Liquid chromatography-MS analysis was performed on Agilent 1290 Infinity II UPLC system (Agilent Technologies) coupled to an Agilent 6495 triple-quadrupole mass spectrometer equipped with an electrospray ionization source. The acquired data were analyzed by Agilent MassHunter workstation software (version B.07.01), and the concentration of fMLF was determined using calibration curves of isotopically labeled standard spiked into pooled plasma or stool at 1, 2.5, 5, 10, 25, and 50 nmol/L.
Bacterial DNA Measurement From Feces
The PowerViral DNA/RNA Isolation Kit (MoBio) was used to isolate DNA from feces, followed by quantitative PCR (qPCR) for the bacterial 16S rRNA gene V2 region. Bacterial DNA concentration was estimated using a standard curve of bacterial DNA.
Cell Culture and siRNA Transfection
Intraperitoneal macrophages were elicited from mice by injection of 3% thioglycollate and harvested in PBS after 3 days. mGLUTag cells were cultured as previously described (27). Forty-eight hours after plating cells, we transfected pooled siRNA libraries against Fpr1 or Fpr2, or a scrambled negative control (ON-TARGETplus SMARTpool; Dharmacon), using GenMute Transfection Reagent (SignaGen Laboratories).
In Vitro Chemotaxis Assay
After siRNA transfection, 1 × 105 cells were placed in the upper chamber of a Transwell plate (8 μm polycarbonate filter; Corning), whereas RPMI medium containing fMLF (250 nmol/L) (Sigma-Aldrich) or MCP-1 (100 ng/mL) (Sigma-Aldrich) was placed in the lower chamber, and incubated for 4 h. Cells that migrated to the other side of the Transwell filter were stained with DAPI, images captured on an Olympus MVX10 MacroView Microscope and cells counted using ImageJ software (NIH).
Gene Expression Analysis
RNA was isolated with the DirectZol RNA isolation kit (Zymo Research), and cDNA synthesized using the Applied Biosystems High Capacity Reverse Transcription Kit (Thermo Fisher Scientific). Quantitative real-time PCR was performed using iTaq SYBR Green Supermix (BIO-RAD) and the Applied Biosystems StepOnePlus Real-Time PCR System (Thermo Fisher Scientific). Relative gene expression was calculated using the ΔΔCt method with GAPDH as an internal control. Inferred expression of intestinal epithelial cell Fpr1 was calculated by subtracting lamina propria gene expression from the total ileum gene expression. Primer sequences are listed in Supplementary Table 1.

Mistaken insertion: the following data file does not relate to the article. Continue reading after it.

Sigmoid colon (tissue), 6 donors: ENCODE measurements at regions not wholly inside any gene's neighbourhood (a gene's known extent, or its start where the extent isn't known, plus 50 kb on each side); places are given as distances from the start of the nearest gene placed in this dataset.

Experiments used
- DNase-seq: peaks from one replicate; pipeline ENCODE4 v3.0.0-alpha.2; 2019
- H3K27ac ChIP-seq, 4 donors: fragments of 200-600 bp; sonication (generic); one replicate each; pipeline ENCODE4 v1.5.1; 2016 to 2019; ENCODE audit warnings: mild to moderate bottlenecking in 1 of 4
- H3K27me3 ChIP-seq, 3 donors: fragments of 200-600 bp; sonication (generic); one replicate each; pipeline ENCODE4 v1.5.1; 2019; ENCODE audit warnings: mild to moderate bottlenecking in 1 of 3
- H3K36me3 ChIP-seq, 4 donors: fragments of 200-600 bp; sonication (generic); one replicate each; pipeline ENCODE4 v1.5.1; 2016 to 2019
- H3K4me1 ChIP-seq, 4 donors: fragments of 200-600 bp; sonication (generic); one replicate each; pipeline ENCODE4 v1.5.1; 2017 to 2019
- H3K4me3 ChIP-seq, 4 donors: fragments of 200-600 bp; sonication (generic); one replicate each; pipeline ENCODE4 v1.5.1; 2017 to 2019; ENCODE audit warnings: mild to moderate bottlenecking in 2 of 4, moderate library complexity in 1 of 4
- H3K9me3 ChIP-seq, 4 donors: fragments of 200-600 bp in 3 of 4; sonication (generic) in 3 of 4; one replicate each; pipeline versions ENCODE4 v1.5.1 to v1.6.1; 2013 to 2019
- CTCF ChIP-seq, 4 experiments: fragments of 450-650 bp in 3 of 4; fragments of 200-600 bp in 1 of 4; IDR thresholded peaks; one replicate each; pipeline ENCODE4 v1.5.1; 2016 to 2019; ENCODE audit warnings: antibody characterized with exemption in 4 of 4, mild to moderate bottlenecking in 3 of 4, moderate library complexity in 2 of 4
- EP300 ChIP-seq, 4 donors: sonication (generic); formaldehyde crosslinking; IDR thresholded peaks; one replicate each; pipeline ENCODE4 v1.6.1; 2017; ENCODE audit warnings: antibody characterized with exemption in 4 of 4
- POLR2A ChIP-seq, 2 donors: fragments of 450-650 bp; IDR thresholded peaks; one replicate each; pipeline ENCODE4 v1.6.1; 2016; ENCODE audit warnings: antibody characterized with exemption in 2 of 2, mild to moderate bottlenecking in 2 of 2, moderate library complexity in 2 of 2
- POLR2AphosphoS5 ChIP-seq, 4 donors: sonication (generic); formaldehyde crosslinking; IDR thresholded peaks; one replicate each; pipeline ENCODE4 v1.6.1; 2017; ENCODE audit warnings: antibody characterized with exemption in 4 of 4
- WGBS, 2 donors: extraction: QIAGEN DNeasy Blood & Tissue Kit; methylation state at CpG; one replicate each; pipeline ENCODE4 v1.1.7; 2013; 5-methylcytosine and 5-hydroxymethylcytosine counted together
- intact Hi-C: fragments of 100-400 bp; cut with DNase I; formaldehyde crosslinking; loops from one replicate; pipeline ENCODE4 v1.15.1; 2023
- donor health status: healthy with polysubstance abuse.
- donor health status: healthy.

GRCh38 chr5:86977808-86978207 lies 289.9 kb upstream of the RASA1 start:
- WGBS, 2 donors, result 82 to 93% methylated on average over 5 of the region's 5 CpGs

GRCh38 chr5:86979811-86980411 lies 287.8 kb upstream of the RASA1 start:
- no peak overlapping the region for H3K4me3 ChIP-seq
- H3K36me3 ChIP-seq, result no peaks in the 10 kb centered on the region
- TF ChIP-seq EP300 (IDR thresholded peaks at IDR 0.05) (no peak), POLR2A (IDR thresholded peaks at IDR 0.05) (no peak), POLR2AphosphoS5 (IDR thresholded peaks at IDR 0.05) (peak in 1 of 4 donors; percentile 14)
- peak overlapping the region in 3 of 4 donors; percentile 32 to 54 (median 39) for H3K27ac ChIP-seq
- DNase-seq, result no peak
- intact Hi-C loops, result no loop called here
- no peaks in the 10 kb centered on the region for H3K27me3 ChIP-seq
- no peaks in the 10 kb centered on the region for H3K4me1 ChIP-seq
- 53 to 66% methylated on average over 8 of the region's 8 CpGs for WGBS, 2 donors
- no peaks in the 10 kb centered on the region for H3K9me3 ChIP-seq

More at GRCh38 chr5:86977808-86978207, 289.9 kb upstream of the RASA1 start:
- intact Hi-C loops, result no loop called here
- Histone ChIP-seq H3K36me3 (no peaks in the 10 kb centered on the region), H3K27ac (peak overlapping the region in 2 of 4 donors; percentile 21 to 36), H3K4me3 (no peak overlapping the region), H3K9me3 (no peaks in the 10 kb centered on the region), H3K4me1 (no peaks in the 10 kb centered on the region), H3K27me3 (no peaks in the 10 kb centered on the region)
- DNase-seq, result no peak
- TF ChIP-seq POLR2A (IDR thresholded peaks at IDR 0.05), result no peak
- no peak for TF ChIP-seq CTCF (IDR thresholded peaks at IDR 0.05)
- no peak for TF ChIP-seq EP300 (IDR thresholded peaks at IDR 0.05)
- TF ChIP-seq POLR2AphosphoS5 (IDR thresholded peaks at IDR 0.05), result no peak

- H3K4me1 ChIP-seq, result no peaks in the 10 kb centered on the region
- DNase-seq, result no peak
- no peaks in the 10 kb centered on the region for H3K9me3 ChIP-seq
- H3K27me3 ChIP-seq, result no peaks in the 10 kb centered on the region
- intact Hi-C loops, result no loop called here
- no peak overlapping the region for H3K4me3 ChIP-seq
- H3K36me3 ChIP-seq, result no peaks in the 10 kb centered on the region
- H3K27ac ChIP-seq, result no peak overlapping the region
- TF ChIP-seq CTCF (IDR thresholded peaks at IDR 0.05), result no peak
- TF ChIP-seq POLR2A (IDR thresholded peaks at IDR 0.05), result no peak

Intracellular cAMP Analysis
Intracellular cAMP levels in intraperitoneal macrophages were measured using the Bridge-It cAMP Designer Fluorescence Assay Kit (Mediomics).
Mice were fasted for 6 h prior to conducting insulin tolerance tests and glucose tolerance tests (GTTs), which have been described previously (28).
Blood serum was collected from mice fasted for 6 h, immediately before (basal) and 10–15 min after dextrose gavage, in the presence of DPP-4 (dipeptidyl peptidase 4) inhibitor (EMD Millipore). Postprandial blood collection was performed 10 min after gavage in NCD mice and 15 min after gavage in HFD mice. Analysis of GLP-1 was conducted by High Sensitivity GLP-1 Active ELISA Kit, Chemiluminescent (Millipore Sigma).
Glucose-Stimulated Insulin Secretion Assay
Primary murine islets were isolated as previously described (29). Secreted insulin was normalized to the corresponding intracellular insulin levels in the cell pellet of each sample.
Glucose-Stimulated GLP-1 Secretion Assay
mGLUTag cells were stimulated with 3 mmol/L glucose in the presence or absence of Fpr1 agonists (fMLF) for 4 h.
Plasma Protein Measurements